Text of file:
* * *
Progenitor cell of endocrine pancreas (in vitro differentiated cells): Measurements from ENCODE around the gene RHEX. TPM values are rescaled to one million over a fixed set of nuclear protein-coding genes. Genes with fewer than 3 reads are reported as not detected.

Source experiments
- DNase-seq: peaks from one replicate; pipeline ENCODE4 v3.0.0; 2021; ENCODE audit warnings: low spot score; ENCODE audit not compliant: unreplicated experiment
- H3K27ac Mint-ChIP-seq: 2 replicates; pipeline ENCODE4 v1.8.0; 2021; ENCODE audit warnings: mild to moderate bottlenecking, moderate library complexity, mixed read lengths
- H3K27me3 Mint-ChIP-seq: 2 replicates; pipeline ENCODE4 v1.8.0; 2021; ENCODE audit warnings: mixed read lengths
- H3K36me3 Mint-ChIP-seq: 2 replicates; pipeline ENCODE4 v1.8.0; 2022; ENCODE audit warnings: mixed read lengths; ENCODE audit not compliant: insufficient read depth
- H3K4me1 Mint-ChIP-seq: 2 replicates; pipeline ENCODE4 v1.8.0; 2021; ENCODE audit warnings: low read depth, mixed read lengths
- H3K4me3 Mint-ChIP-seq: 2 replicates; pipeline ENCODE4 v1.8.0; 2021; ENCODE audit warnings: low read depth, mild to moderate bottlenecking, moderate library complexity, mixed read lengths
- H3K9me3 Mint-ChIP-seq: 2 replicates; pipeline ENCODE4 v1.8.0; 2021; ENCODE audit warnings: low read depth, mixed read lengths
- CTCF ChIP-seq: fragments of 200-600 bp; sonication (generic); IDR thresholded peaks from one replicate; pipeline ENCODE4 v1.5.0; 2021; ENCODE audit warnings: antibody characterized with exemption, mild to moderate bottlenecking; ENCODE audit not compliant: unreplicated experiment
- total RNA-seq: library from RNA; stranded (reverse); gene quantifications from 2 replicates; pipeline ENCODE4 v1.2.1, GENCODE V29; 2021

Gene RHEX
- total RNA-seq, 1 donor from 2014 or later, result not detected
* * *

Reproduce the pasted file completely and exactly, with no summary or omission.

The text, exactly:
Progenitor cell of endocrine pancreas (in vitro differentiated cells): Measurements from ENCODE around the gene RHEX. TPM values are rescaled to one million over a fixed set of nuclear protein-coding genes. Genes with fewer than 3 reads are reported as not detected.

Source experiments
- DNase-seq: peaks from one replicate; pipeline ENCODE4 v3.0.0; 2021; ENCODE audit warnings: low spot score; ENCODE audit not compliant: unreplicated experiment
- H3K27ac Mint-ChIP-seq: 2 replicates; pipeline ENCODE4 v1.8.0; 2021; ENCODE audit warnings: mild to moderate bottlenecking, moderate library complexity, mixed read lengths
- H3K27me3 Mint-ChIP-seq: 2 replicates; pipeline ENCODE4 v1.8.0; 2021; ENCODE audit warnings: mixed read lengths
- H3K36me3 Mint-ChIP-seq: 2 replicates; pipeline ENCODE4 v1.8.0; 2022; ENCODE audit warnings: mixed read lengths; ENCODE audit not compliant: insufficient read depth
- H3K4me1 Mint-ChIP-seq: 2 replicates; pipeline ENCODE4 v1.8.0; 2021; ENCODE audit warnings: low read depth, mixed read lengths
- H3K4me3 Mint-ChIP-seq: 2 replicates; pipeline ENCODE4 v1.8.0; 2021; ENCODE audit warnings: low read depth, mild to moderate bottlenecking, moderate library complexity, mixed read lengths
- H3K9me3 Mint-ChIP-seq: 2 replicates; pipeline ENCODE4 v1.8.0; 2021; ENCODE audit warnings: low read depth, mixed read lengths
- CTCF ChIP-seq: fragments of 200-600 bp; sonication (generic); IDR thresholded peaks from one replicate; pipeline ENCODE4 v1.5.0; 2021; ENCODE audit warnings: antibody characterized with exemption, mild to moderate bottlenecking; ENCODE audit not compliant: unreplicated experiment
- total RNA-seq: library from RNA; stranded (reverse); gene quantifications from 2 replicates; pipeline ENCODE4 v1.2.1, GENCODE V29; 2021

Gene RHEX
- total RNA-seq, 1 donor from 2014 or later, result not detected